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Red Deer Flying Club has high hopes

Aviation club hopes to build profile and find new home
Harvard Historical Aviation Society president Jodi Smith and Red Deer Flying Club president Kirk Seaborn are trying to save the building behind them, part of which dates to the 1930s and is the oldest building at the airport. The Red Deer Regional Airport Authority wants to demolish the building to extend an apron. (Photo by Paul Cowley/Advocate staff)

After half a century of leaving its aviation mark in central Alberta, Red Deer Flying Club finds is looking at charting a new direction.

Last year, the club lost its home and the oldest building at the Red Deer Regional Airport when it was torn down to widen the apron for airport businesses.

The club said that a generous stakeholder has provided a temporary meeting space in his hangar for the club, which has about 25 members.

However, it is not a permanent home and finding a new place to meet is among the challenges facing the club, said Gary Hillman, who owns Hillman Air Ltd. and was a member of an informal local flying club even before the current iteration was founded in the mid-1970s.

Hillman and other club members also believe it must do more to promote its past and future contributions and to give those who are not part of the aviation community a better understanding of what they are all about.

One of the more successful outreach efforts for many years has been the annual Fly-In/Drive-In Breakfast. This year’s event takes place on May 7 in the Sky Wings Aviation Academy from 8 to 11 a.m. Tickets for the breakfast of cost $15 for adults, $10 for 12 and under and $35 for a family.

While the documentation is a little fuzzy, the club believes this is the 50th year for the fly-in breakfast that drew more than 200 people last year and will see 3o to 40 small planes swoop in from all across the province.

Flying Club past-president Kirk Seaborn said the organization’s members want to let people know what goes on at the airport and the aviation advocacy contributions of the private and hobby flyers that make up the “general aviation” component at the airport.

“We’ve really been humbled by the loss of our clubhouse, which was our main identity and it was really our biggest in terms of what the club was able to provide,” said Seaborn.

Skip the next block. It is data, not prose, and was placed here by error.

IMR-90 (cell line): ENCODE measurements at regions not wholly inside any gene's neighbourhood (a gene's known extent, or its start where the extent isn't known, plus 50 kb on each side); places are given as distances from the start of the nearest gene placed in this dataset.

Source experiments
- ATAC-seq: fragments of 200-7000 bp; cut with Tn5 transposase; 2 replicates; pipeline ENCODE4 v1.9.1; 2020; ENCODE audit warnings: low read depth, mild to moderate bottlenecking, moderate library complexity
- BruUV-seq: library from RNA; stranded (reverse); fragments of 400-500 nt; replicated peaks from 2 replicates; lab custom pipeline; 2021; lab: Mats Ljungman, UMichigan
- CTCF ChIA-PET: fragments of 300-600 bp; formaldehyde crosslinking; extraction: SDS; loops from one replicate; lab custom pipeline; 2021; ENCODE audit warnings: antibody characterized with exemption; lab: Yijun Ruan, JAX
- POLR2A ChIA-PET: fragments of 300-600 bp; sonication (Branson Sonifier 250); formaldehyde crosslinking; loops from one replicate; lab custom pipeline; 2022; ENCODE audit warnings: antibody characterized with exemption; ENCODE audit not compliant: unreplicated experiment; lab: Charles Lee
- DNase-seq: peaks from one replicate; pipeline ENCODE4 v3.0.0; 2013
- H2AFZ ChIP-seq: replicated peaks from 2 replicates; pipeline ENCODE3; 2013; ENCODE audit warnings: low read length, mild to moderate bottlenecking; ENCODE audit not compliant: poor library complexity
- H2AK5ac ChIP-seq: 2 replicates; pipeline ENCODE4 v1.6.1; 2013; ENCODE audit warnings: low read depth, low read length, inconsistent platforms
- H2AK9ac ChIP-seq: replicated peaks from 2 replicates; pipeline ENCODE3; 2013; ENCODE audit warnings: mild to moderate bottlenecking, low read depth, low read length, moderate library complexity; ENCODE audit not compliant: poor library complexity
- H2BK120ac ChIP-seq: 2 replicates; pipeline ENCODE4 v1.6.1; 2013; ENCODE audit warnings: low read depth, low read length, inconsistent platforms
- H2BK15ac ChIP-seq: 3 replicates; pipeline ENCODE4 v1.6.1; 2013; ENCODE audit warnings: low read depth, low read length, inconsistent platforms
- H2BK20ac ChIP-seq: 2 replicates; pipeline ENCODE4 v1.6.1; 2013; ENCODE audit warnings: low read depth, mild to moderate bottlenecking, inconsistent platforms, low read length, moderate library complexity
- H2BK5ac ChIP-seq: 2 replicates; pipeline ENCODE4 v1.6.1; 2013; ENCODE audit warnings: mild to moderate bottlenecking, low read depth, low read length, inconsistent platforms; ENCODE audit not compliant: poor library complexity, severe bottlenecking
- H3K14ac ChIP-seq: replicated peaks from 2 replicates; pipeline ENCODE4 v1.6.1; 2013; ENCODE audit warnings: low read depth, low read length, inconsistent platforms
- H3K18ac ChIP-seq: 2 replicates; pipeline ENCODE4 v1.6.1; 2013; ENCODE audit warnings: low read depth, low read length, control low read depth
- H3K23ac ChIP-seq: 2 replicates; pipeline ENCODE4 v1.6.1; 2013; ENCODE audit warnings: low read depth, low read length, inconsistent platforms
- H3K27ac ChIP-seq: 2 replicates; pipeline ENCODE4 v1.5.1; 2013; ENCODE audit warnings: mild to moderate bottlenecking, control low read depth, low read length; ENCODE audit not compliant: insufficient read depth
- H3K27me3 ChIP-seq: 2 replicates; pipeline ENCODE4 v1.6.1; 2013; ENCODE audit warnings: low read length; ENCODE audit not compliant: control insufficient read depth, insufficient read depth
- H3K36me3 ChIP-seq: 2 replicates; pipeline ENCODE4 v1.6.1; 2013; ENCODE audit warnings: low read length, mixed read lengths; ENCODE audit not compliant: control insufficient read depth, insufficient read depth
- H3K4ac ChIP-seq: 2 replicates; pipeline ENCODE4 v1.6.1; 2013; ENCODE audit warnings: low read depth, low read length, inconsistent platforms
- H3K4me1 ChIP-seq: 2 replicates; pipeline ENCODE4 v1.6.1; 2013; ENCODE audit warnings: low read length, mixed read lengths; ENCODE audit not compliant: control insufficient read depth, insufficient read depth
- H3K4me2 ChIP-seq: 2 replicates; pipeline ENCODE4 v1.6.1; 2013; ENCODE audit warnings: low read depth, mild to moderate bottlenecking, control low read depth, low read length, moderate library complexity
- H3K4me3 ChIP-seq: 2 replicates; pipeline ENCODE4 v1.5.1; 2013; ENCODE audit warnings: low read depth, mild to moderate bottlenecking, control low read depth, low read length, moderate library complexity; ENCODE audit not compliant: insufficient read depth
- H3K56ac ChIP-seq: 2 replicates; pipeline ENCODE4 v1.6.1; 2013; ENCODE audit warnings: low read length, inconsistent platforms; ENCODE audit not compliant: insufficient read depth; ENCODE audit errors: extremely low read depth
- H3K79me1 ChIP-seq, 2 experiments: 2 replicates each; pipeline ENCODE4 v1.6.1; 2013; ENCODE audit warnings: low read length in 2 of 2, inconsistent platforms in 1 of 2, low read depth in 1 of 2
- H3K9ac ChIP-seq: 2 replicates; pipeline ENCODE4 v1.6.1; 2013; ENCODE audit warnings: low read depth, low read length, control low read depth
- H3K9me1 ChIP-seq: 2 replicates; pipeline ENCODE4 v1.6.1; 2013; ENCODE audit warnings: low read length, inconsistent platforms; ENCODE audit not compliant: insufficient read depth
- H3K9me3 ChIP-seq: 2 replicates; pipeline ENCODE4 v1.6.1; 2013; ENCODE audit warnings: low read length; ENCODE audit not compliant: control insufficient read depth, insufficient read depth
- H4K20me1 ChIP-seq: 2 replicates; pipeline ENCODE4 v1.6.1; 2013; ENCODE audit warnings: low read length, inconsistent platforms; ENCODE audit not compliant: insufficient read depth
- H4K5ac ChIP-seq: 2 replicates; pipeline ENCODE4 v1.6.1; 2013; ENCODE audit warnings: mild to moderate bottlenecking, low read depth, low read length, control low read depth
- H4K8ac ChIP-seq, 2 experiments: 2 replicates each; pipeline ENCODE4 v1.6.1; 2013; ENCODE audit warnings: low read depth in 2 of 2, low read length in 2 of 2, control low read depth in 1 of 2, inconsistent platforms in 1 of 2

Besides being used by the flying club members for meetings and other social functions, it was the home base for local Civil Air Search and Rescue Association volunteers. It was also often used by flyers stopping off in Red Deer overnight as part of a longer journey or as the operations centre when air shows were held.

“We didn’t really realize how valuable it was until we came to grips with losing it altogether.”

“I think that’s given us cause to reflect and really try and make the most of what we’re doing going ahead from where we are now.”

Hillman said the flying club has been an important part of the airport for many years.

While the goal of turning it into a regional hub for transportation and aviation-related businesses is picking up speed, including the recent announcement the province was investing $30 million into airport improvements, there was a time when the airport had few champions beyond the Red Deer Flying Club.

“The flying club waved the flag for this airport for many, many years,” said Hillman.

Another long-running cause for the club is the COPA (Canadian Owners and Pilots Association) for Kids events, which introduces about 3,000 youngsters across to Canada every year.

“There are so many people who live within spitting distance of the airport and really have no clue what goes on there, why there are people in those buildings and what is happening behind those doors,” said Seaborn.

When the club has showcased the airport, such as through the fly-in breakfasts, the response has been tremendous, he said.

“The expressions on their faces, not only children, but adults, they are just in total amazement at what happens at an airport. It’s just to give people a better respect for what we do with aviation and the love behind it and the utility and benefits of aviation in so many other different aspects of the industry.

“That’s maybe our biggest ambition right now is to try and build upon our relations with the Springbrook community.”

The Harvard Historical Aviation Society, which is restoring several vintage aircraft and hopes one day to open a large aviation museum at the airport, shares their enthusiasm for promoting local aviation.

Hillman agrees that the flying club is at an important stage. It is time to develop a new mission or, perhaps, take a look at what its original mission was and see how that fits in today. For instance, at one time the club was active in organizing safety sessions for aviators.

The flying club, like many other organizations that have been around for a long time, is experiencing an aging membership.

“But there’s still a very good core of people, and a few young people coming up — not every many, but a few — and they’re enthusiastic about doing something. We just need to find out what that target is and head towards it.”

Hillman is enthusiastic about the club’s new president, Ethan Brown, who is only in his 20s and the club’s youngest president ever.

“He’s a very enthusiastic kid and he’s a go-getter. I think we’ve got a very good start now with some fresh blood and maybe he’ll attract some more fresh blood.”

Paul Cowley

About the Author: Paul Cowley

Paul grew up in Brampton, Ont. and began his journalism career in 1990 at the Alaska Highway News in Fort. St. John, B.C.
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